cast irons will have some alloy and higher carbon. need to refer to a phase diagram and its heat treatment to tell you anything about the micro structure and physical characteristics..

anyway research has proven that feel or softness is all about sound, not in the forged or cast..


Material Engineer working as mata in prison? interesting..

Dude, you in Materials Engineering in NTU too?

Yea....all these stuff brought back some memories. Very Happy
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PostSubject: Re: Metals   Thu Apr 07, 2011 11:23 am

blee2007 wrote:
asahi wrote:
mizzy wrote:
errr... Rex.. not to nit pick but there is a heck of a lot more to it.. casting and forging are just the process..
the microstructure can be influenced with alloying/heat treatment/work hardening and other stuff

you got most of the basics but not all of it can be used if the microstructure science is not figuring in the logic.

I'm a material science major and metals are part of my core modules, so I'm quite sure of my science.

relating to iron heads, forged is usually 304SS or 1020C or 1025C.
cast irons will have some alloy and higher carbon. need to refer to a phase diagram and its heat treatment to tell you anything about the micro structure and physical characteristics..

anyway research has proven that feel or softness is all about sound, not in the forged or cast..


Material Engineer working as mata in prison? interesting..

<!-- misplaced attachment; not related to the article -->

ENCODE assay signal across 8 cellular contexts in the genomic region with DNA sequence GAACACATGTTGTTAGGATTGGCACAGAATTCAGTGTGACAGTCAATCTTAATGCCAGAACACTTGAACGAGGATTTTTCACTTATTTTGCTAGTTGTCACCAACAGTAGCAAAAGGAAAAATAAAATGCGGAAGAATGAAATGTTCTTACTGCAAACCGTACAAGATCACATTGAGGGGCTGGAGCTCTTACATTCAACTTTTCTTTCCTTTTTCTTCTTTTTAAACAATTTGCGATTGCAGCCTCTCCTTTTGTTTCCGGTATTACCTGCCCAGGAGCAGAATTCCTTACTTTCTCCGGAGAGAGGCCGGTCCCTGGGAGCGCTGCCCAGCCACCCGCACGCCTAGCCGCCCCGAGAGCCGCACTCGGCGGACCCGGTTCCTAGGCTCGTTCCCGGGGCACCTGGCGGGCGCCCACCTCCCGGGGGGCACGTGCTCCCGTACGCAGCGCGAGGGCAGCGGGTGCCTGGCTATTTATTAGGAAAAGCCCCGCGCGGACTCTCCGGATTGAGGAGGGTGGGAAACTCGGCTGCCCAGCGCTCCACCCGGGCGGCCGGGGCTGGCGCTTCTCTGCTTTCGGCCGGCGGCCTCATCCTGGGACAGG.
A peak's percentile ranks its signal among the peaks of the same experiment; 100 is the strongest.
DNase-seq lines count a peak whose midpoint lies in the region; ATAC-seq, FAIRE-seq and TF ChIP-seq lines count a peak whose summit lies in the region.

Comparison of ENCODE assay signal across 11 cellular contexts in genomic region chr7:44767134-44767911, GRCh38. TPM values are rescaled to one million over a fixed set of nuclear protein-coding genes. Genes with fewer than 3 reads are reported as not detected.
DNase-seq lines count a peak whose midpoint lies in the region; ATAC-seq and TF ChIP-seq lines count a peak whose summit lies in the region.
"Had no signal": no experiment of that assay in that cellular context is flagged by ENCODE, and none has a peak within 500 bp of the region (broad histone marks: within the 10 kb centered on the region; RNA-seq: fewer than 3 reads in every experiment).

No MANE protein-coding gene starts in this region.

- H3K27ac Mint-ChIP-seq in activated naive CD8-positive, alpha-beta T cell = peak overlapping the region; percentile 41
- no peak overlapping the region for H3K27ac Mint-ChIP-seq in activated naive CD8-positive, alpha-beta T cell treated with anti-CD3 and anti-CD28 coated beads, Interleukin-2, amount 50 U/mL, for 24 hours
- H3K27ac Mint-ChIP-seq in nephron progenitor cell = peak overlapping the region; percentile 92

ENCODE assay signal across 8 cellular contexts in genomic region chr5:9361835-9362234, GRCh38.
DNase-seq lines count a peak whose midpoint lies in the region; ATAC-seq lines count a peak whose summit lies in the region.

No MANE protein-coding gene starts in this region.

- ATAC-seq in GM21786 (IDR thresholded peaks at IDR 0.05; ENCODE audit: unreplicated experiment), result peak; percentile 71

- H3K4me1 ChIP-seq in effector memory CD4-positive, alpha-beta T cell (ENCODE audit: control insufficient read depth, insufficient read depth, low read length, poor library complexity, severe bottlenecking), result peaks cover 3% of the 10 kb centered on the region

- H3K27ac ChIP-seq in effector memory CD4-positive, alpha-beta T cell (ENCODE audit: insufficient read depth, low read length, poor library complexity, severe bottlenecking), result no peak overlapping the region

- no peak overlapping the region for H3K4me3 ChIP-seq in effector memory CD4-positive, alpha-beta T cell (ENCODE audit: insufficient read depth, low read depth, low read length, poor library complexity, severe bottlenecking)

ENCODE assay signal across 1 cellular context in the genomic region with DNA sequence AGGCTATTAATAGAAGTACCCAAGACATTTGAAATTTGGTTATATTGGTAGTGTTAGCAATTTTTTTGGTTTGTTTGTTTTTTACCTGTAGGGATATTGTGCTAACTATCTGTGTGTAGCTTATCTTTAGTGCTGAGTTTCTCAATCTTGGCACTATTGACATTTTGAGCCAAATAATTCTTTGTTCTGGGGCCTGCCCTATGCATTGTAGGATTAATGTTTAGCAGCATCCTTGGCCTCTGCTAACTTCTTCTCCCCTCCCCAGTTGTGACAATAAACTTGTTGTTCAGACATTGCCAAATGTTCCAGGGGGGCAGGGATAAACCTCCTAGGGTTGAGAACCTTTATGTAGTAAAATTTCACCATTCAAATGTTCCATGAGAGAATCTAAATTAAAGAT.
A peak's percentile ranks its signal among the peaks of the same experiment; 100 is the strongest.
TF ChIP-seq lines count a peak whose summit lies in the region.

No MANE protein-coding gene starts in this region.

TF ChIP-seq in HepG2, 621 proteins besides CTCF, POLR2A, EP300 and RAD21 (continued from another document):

Dude, you in Materials Engineering in NTU too?

Yea....all these stuff brought back some memories. Very Happy

he need to make sure the cell bar is strong enough to prevent anyone from breaking the jail...haha !!!
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PostSubject: Re: Metals   Thu Apr 07, 2011 12:34 pm

@Asahi! come must have a talk over it one day!

@Rex, sorry if i sound arrogant. don't mean to be. I know we are just sharing and part of the fun of the forum is to share. I too am a bit skeptical on the sound and softness part. in the end there is so much technical knowledge but its not really useful helping us get the damn ball in the hole! But i'm gald that one of our better golfers in GR has been inducted into the hall of metallurgy!

@snowman, you can cast an iron head that is softer than any forged 1020C, but why its not done I don't know.. maybe cost or durability is an issue? i'm sure the big OEMs have done it and figured it won't work for the public? casting can leave lots of porosity and material shrinkage that act as stress raisers. an iron head at impact can have lots of stress in the hosel which can fracture it. unless you use the miura way to spin weld? the hosel